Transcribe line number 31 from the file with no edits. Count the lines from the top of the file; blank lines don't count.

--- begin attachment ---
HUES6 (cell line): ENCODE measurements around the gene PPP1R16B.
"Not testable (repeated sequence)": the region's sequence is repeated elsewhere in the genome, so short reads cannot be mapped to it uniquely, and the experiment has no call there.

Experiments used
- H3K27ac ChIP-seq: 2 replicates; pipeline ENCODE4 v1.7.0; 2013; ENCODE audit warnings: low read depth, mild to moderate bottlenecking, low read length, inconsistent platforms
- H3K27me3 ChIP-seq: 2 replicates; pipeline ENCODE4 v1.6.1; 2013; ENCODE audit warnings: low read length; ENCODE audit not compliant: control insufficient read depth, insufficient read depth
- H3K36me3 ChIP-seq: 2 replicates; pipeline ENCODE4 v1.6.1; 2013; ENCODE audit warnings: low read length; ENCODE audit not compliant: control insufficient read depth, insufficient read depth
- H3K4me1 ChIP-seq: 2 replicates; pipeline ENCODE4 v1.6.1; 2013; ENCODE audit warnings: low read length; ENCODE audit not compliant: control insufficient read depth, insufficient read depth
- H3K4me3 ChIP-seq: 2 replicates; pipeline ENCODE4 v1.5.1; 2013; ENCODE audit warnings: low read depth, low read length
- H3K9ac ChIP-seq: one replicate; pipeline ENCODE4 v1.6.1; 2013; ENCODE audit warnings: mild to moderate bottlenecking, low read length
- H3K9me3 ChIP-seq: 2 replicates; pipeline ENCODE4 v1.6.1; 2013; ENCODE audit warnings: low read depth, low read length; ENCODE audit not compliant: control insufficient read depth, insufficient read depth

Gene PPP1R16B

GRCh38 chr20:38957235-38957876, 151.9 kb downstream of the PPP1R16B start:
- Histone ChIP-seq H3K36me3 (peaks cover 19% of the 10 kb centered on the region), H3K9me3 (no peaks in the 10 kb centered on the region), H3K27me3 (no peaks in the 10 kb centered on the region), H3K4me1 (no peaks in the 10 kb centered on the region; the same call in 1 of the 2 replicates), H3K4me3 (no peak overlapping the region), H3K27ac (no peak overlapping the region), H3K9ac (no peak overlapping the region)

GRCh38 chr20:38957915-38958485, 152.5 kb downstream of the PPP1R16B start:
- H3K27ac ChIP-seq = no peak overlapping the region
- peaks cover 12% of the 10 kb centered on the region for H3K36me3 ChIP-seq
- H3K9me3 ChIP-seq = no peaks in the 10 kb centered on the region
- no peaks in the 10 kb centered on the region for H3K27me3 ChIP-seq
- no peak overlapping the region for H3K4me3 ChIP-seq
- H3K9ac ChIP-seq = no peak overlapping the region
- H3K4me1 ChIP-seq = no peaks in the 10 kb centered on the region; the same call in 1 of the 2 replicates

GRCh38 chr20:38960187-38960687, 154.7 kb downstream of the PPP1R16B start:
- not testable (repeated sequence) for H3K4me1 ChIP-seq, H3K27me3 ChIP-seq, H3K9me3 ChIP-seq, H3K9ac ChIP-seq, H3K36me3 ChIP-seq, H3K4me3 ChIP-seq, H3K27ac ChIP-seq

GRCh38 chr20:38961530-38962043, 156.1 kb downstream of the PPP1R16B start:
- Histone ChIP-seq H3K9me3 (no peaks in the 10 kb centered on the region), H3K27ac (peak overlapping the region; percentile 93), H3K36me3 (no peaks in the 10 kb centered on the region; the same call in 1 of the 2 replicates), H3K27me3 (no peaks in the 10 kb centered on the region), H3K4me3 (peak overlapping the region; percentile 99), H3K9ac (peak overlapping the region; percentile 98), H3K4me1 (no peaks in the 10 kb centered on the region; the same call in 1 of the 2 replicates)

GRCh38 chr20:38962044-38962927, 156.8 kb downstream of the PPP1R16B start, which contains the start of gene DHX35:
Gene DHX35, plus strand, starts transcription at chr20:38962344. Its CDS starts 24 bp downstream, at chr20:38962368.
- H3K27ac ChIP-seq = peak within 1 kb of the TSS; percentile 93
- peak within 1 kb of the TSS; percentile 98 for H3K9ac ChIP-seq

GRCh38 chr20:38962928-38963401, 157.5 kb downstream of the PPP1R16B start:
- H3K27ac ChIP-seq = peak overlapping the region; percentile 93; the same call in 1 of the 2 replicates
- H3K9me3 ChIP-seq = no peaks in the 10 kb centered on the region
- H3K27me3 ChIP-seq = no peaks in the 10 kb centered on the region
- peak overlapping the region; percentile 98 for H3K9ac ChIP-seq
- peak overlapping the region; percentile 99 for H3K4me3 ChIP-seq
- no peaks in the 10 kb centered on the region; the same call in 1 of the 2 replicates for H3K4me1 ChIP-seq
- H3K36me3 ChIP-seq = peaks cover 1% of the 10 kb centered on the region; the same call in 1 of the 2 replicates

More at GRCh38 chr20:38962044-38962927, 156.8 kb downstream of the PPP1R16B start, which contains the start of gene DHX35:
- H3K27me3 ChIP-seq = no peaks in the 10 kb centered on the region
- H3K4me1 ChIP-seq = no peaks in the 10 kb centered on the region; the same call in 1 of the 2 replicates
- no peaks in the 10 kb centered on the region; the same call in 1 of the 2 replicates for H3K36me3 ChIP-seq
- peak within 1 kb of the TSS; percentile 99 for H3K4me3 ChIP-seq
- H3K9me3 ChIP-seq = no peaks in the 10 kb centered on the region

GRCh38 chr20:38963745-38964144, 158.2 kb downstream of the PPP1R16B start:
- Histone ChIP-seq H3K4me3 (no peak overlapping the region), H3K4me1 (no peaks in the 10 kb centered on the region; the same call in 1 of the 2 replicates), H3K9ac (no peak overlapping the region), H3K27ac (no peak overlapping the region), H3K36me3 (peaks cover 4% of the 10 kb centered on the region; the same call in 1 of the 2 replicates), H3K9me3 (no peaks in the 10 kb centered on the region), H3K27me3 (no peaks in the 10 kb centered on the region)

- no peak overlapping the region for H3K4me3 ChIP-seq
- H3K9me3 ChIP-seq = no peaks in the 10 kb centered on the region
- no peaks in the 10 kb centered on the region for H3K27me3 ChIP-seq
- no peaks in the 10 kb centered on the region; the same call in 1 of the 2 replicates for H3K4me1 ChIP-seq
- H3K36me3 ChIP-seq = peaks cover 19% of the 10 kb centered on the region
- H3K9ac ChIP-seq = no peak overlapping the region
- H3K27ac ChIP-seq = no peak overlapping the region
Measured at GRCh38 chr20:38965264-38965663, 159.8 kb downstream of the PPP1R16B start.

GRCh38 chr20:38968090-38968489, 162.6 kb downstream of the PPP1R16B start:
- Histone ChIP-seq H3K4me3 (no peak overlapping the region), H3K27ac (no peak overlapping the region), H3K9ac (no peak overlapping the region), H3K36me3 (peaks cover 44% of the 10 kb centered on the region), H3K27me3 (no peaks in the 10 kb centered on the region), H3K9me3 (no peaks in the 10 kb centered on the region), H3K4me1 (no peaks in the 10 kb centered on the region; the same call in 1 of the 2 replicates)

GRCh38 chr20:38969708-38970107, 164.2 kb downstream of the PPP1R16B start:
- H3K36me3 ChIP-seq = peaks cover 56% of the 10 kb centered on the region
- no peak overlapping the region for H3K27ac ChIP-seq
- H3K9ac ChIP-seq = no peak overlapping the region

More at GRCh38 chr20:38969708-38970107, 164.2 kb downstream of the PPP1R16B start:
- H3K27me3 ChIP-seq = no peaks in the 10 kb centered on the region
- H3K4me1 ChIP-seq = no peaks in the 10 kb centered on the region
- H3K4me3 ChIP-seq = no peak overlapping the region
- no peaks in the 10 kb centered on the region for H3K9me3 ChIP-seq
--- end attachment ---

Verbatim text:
- H3K27ac ChIP-seq = peak overlapping the region; percentile 93; the same call in 1 of the 2 replicates